In a landmark decision, the European Parliament has voted overwhelmingly in favour of new rules aimed at improving the sustainability of products and combating greenwashing. One of the key aspects of the new directive is the ban on environmental claims based solely on carbon offsetting, such as "CO2 neutral" or "carbon neutral." This blog delves into the details of this vote and what it means for companies.
Extract from the directive: “In cases where it cannot be substantiated by scientific evidence, it is particularly important to prohibit claims suggesting, based on carbon offsetting, that a product or service has a neutral, reduced, compensated or positive carbon emissions’ impact on the environment”
It is important to highlight that with the directive being focused on consumers, the new rules explicitly apply to “products or services” and not companies.
For example, the French company Carte Noire, who manufactures and sells coffee products, has recently come under a lot of scrutiny for claiming that their products had “Zero CO2 impact” through their offsetting initiatives. Under the new EU rules, this type of claim becomes unlawful. The same applies to “carbon neutral flights” or “carbon neutral fuels” for example.
The directive nevertheless has limited implications for corporate-level claims as long as they are substantiated by clear and objective evidence (e.g. independent auditing, allocation of sufficient budget and resources) of following the mitigation hierarchy through credible science-based targets.
Extract from the directive: “This should not prevent companies from advertising their investments in environmental initiatives as long as such advertising does not claim that such investments or initiatives compensate, neutralise, or render positive the impact of the product or the impact of the trader’s business on the environment.”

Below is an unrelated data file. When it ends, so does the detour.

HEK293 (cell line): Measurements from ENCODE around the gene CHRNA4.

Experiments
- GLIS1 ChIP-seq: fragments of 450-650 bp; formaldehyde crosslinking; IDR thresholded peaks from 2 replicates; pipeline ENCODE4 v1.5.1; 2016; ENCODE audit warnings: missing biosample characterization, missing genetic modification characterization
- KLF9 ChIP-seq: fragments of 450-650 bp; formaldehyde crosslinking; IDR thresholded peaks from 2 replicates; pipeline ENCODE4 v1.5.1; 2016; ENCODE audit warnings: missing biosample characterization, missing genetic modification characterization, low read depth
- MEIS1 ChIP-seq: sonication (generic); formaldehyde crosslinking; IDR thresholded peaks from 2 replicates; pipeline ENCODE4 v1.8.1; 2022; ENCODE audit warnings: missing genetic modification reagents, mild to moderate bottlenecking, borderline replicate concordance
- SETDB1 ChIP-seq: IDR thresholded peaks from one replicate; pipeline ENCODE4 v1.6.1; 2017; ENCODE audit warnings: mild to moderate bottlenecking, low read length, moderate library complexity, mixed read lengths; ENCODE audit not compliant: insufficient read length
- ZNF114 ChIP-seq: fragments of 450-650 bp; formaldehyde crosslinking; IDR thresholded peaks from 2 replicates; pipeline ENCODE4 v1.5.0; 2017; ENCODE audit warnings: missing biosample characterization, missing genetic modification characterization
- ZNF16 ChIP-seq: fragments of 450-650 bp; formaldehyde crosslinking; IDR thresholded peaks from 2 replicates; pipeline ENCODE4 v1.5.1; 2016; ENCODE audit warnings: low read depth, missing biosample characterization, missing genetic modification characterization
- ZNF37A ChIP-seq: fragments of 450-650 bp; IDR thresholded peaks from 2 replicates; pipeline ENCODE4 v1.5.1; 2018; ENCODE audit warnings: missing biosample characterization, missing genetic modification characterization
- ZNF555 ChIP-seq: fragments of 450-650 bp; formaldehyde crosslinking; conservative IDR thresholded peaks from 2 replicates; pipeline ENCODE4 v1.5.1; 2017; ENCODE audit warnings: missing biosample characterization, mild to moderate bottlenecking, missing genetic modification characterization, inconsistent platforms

The new rules do not suggest that companies should stop investing in environmental initiatives such as carbon projects. Given the current emissions gap of 12-20 GtCO2e per year from now through to 2030 not tackled by current policies, we must continue supporting solutions that contribute to closing the gap.
At Abatable, we see this directive as contributing to the ongoing shift from a tonne-for-tonne (i.e. carbon neutrality) approach to more innovative ways to think about carbon credits such as climate contributions and long-term investments.
To become law, the European Parliament, the European Commission, and the Council of the European Union must now negotiate the final text. This is expected to happen in the next few months. To read the full text voted on by the European Parliament, click here.
The European Union may not be the only jurisdiction looking to ban these types of claims. Just a couple of days after the European Parliament’s vote, it was reported that the UK’s advertising watchdog is considering a similar ban.
While the focus of this directive is against low-integrity claims leveraging offsets, the EU remains generally favourable to developing an enabling policy environment for new carbon offset projects focused on carbon sequestration/ removal. We will continue to closely follow the developments of the EU Carbon Removal Certification Framework.
At Abatable, we see this vote as a positive development. Due to cost containment pressures, consumer products with a tonne-for-tonne approach have generally been a demand driver for cheaper and low-quality carbon offsets. We see this news as a step in the right direction in building a high-integrity voluntary carbon market in which corporates make credible claims and support high-quality projects.
To learn more about how Abatable can help you with your climate strategy and purchasing high-quality carbon offsets, contact us here.